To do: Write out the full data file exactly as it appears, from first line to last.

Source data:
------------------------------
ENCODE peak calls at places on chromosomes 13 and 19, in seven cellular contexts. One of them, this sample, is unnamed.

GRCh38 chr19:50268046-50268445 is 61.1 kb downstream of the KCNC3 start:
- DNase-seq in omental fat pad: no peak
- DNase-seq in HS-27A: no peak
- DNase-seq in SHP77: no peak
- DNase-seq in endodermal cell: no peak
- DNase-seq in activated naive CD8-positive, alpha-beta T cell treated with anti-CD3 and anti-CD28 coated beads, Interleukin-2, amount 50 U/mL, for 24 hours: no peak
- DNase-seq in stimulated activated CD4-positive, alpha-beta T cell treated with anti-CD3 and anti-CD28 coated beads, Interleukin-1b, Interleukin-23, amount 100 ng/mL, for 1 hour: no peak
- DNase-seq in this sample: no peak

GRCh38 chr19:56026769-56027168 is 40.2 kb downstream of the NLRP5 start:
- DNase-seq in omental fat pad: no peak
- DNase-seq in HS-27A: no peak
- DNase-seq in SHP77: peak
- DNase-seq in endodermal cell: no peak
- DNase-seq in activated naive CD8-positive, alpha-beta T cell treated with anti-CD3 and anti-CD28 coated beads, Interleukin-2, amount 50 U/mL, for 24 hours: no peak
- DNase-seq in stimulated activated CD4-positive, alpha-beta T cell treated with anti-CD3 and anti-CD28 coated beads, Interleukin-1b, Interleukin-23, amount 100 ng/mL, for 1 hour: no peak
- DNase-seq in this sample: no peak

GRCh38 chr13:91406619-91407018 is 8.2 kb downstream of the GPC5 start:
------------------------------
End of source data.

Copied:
ENCODE peak calls at places on chromosomes 13 and 19, in seven cellular contexts. One of them, this sample, is unnamed.

GRCh38 chr19:50268046-50268445 is 61.1 kb downstream of the KCNC3 start:
- DNase-seq in omental fat pad: no peak
- DNase-seq in HS-27A: no peak
- DNase-seq in SHP77: no peak
- DNase-seq in endodermal cell: no peak
- DNase-seq in activated naive CD8-positive, alpha-beta T cell treated with anti-CD3 and anti-CD28 coated beads, Interleukin-2, amount 50 U/mL, for 24 hours: no peak
- DNase-seq in stimulated activated CD4-positive, alpha-beta T cell treated with anti-CD3 and anti-CD28 coated beads, Interleukin-1b, Interleukin-23, amount 100 ng/mL, for 1 hour: no peak
- DNase-seq in this sample: no peak

GRCh38 chr19:56026769-56027168 is 40.2 kb downstream of the NLRP5 start:
- DNase-seq in omental fat pad: no peak
- DNase-seq in HS-27A: no peak
- DNase-seq in SHP77: peak
- DNase-seq in endodermal cell: no peak
- DNase-seq in activated naive CD8-positive, alpha-beta T cell treated with anti-CD3 and anti-CD28 coated beads, Interleukin-2, amount 50 U/mL, for 24 hours: no peak
- DNase-seq in stimulated activated CD4-positive, alpha-beta T cell treated with anti-CD3 and anti-CD28 coated beads, Interleukin-1b, Interleukin-23, amount 100 ng/mL, for 1 hour: no peak
- DNase-seq in this sample: no peak

GRCh38 chr13:91406619-91407018 is 8.2 kb downstream of the GPC5 start: